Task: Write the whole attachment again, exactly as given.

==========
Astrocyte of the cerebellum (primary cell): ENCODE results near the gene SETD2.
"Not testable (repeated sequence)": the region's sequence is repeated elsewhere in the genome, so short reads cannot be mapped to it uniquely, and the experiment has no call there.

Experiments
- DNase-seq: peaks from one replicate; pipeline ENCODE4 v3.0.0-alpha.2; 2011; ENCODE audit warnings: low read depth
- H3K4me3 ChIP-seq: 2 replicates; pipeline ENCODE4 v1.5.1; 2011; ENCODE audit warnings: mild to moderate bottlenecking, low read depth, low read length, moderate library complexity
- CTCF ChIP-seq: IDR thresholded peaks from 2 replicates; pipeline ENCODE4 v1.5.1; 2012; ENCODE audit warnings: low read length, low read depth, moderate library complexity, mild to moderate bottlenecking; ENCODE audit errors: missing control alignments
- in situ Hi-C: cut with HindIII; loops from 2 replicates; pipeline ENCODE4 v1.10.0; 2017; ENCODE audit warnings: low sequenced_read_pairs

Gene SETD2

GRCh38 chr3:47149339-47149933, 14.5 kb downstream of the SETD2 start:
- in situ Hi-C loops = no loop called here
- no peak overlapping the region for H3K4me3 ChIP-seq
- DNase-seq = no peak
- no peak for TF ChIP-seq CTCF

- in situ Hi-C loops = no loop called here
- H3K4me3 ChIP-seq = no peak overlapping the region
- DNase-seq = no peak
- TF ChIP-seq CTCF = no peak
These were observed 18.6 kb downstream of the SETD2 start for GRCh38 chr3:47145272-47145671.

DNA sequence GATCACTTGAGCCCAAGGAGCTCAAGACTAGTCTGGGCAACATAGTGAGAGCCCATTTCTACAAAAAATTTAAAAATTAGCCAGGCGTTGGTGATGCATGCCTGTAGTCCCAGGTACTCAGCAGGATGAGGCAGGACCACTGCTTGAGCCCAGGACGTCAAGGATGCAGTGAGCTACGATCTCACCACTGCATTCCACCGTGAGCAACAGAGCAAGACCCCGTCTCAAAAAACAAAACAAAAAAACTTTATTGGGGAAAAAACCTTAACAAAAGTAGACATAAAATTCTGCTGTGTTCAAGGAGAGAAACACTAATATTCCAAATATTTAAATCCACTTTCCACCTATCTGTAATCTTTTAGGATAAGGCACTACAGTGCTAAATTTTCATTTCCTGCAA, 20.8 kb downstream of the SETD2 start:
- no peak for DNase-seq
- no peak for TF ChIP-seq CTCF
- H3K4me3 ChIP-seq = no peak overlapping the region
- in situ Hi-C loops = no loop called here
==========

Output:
Astrocyte of the cerebellum (primary cell): ENCODE results near the gene SETD2.
"Not testable (repeated sequence)": the region's sequence is repeated elsewhere in the genome, so short reads cannot be mapped to it uniquely, and the experiment has no call there.

Experiments
- DNase-seq: peaks from one replicate; pipeline ENCODE4 v3.0.0-alpha.2; 2011; ENCODE audit warnings: low read depth
- H3K4me3 ChIP-seq: 2 replicates; pipeline ENCODE4 v1.5.1; 2011; ENCODE audit warnings: mild to moderate bottlenecking, low read depth, low read length, moderate library complexity
- CTCF ChIP-seq: IDR thresholded peaks from 2 replicates; pipeline ENCODE4 v1.5.1; 2012; ENCODE audit warnings: low read length, low read depth, moderate library complexity, mild to moderate bottlenecking; ENCODE audit errors: missing control alignments
- in situ Hi-C: cut with HindIII; loops from 2 replicates; pipeline ENCODE4 v1.10.0; 2017; ENCODE audit warnings: low sequenced_read_pairs

Gene SETD2

GRCh38 chr3:47149339-47149933, 14.5 kb downstream of the SETD2 start:
- in situ Hi-C loops = no loop called here
- no peak overlapping the region for H3K4me3 ChIP-seq
- DNase-seq = no peak
- no peak for TF ChIP-seq CTCF

- in situ Hi-C loops = no loop called here
- H3K4me3 ChIP-seq = no peak overlapping the region
- DNase-seq = no peak
- TF ChIP-seq CTCF = no peak
These were observed 18.6 kb downstream of the SETD2 start for GRCh38 chr3:47145272-47145671.

DNA sequence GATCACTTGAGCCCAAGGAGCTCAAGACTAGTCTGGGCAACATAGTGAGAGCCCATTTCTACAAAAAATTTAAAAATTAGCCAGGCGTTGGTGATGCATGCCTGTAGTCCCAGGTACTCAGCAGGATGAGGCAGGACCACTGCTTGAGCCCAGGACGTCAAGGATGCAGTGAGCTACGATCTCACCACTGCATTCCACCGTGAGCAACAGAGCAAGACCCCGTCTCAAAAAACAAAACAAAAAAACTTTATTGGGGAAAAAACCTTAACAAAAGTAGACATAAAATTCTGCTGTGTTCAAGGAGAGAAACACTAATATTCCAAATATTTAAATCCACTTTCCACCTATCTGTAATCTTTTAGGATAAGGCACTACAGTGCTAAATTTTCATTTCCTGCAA, 20.8 kb downstream of the SETD2 start:
- no peak for DNase-seq
- no peak for TF ChIP-seq CTCF
- H3K4me3 ChIP-seq = no peak overlapping the region
- in situ Hi-C loops = no loop called here